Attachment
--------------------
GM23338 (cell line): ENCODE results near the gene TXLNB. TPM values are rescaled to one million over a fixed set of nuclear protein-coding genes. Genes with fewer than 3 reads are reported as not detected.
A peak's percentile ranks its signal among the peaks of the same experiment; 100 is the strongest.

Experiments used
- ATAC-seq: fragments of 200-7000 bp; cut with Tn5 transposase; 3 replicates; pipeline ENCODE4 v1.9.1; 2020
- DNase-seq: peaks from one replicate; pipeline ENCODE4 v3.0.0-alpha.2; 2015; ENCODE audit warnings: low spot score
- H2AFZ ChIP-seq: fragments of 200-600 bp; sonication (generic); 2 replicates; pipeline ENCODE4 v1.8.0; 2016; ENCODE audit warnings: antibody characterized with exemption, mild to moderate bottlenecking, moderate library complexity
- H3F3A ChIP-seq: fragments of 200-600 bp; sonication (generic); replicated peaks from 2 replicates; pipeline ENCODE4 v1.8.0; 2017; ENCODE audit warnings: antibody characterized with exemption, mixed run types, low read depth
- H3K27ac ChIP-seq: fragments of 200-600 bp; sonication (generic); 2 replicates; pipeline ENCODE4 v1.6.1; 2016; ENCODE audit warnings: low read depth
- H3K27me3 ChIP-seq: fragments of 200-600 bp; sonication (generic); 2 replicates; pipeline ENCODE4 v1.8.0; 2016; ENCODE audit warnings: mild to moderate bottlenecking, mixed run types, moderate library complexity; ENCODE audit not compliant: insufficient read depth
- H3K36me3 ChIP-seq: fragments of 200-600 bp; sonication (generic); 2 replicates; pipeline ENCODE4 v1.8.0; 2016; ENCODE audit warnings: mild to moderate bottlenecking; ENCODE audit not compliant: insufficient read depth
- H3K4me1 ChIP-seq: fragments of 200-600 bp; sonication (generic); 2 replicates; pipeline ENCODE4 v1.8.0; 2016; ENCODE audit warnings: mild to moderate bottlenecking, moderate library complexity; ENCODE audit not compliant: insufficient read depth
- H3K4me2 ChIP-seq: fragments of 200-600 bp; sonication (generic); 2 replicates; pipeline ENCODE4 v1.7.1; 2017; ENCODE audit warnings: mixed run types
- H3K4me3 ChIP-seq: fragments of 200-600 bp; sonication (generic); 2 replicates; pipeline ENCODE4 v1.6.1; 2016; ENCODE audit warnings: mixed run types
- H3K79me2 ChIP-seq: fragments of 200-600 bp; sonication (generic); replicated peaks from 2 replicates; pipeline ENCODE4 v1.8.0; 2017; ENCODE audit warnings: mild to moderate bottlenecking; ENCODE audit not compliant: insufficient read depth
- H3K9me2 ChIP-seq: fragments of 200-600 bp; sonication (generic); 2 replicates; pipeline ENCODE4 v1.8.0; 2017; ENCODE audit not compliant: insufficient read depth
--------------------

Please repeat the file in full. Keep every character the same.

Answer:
GM23338 (cell line): ENCODE results near the gene TXLNB. TPM values are rescaled to one million over a fixed set of nuclear protein-coding genes. Genes with fewer than 3 reads are reported as not detected.
A peak's percentile ranks its signal among the peaks of the same experiment; 100 is the strongest.

Experiments used
- ATAC-seq: fragments of 200-7000 bp; cut with Tn5 transposase; 3 replicates; pipeline ENCODE4 v1.9.1; 2020
- DNase-seq: peaks from one replicate; pipeline ENCODE4 v3.0.0-alpha.2; 2015; ENCODE audit warnings: low spot score
- H2AFZ ChIP-seq: fragments of 200-600 bp; sonication (generic); 2 replicates; pipeline ENCODE4 v1.8.0; 2016; ENCODE audit warnings: antibody characterized with exemption, mild to moderate bottlenecking, moderate library complexity
- H3F3A ChIP-seq: fragments of 200-600 bp; sonication (generic); replicated peaks from 2 replicates; pipeline ENCODE4 v1.8.0; 2017; ENCODE audit warnings: antibody characterized with exemption, mixed run types, low read depth
- H3K27ac ChIP-seq: fragments of 200-600 bp; sonication (generic); 2 replicates; pipeline ENCODE4 v1.6.1; 2016; ENCODE audit warnings: low read depth
- H3K27me3 ChIP-seq: fragments of 200-600 bp; sonication (generic); 2 replicates; pipeline ENCODE4 v1.8.0; 2016; ENCODE audit warnings: mild to moderate bottlenecking, mixed run types, moderate library complexity; ENCODE audit not compliant: insufficient read depth
- H3K36me3 ChIP-seq: fragments of 200-600 bp; sonication (generic); 2 replicates; pipeline ENCODE4 v1.8.0; 2016; ENCODE audit warnings: mild to moderate bottlenecking; ENCODE audit not compliant: insufficient read depth
- H3K4me1 ChIP-seq: fragments of 200-600 bp; sonication (generic); 2 replicates; pipeline ENCODE4 v1.8.0; 2016; ENCODE audit warnings: mild to moderate bottlenecking, moderate library complexity; ENCODE audit not compliant: insufficient read depth
- H3K4me2 ChIP-seq: fragments of 200-600 bp; sonication (generic); 2 replicates; pipeline ENCODE4 v1.7.1; 2017; ENCODE audit warnings: mixed run types
- H3K4me3 ChIP-seq: fragments of 200-600 bp; sonication (generic); 2 replicates; pipeline ENCODE4 v1.6.1; 2016; ENCODE audit warnings: mixed run types
- H3K79me2 ChIP-seq: fragments of 200-600 bp; sonication (generic); replicated peaks from 2 replicates; pipeline ENCODE4 v1.8.0; 2017; ENCODE audit warnings: mild to moderate bottlenecking; ENCODE audit not compliant: insufficient read depth
- H3K9me2 ChIP-seq: fragments of 200-600 bp; sonication (generic); 2 replicates; pipeline ENCODE4 v1.8.0; 2017; ENCODE audit not compliant: insufficient read depth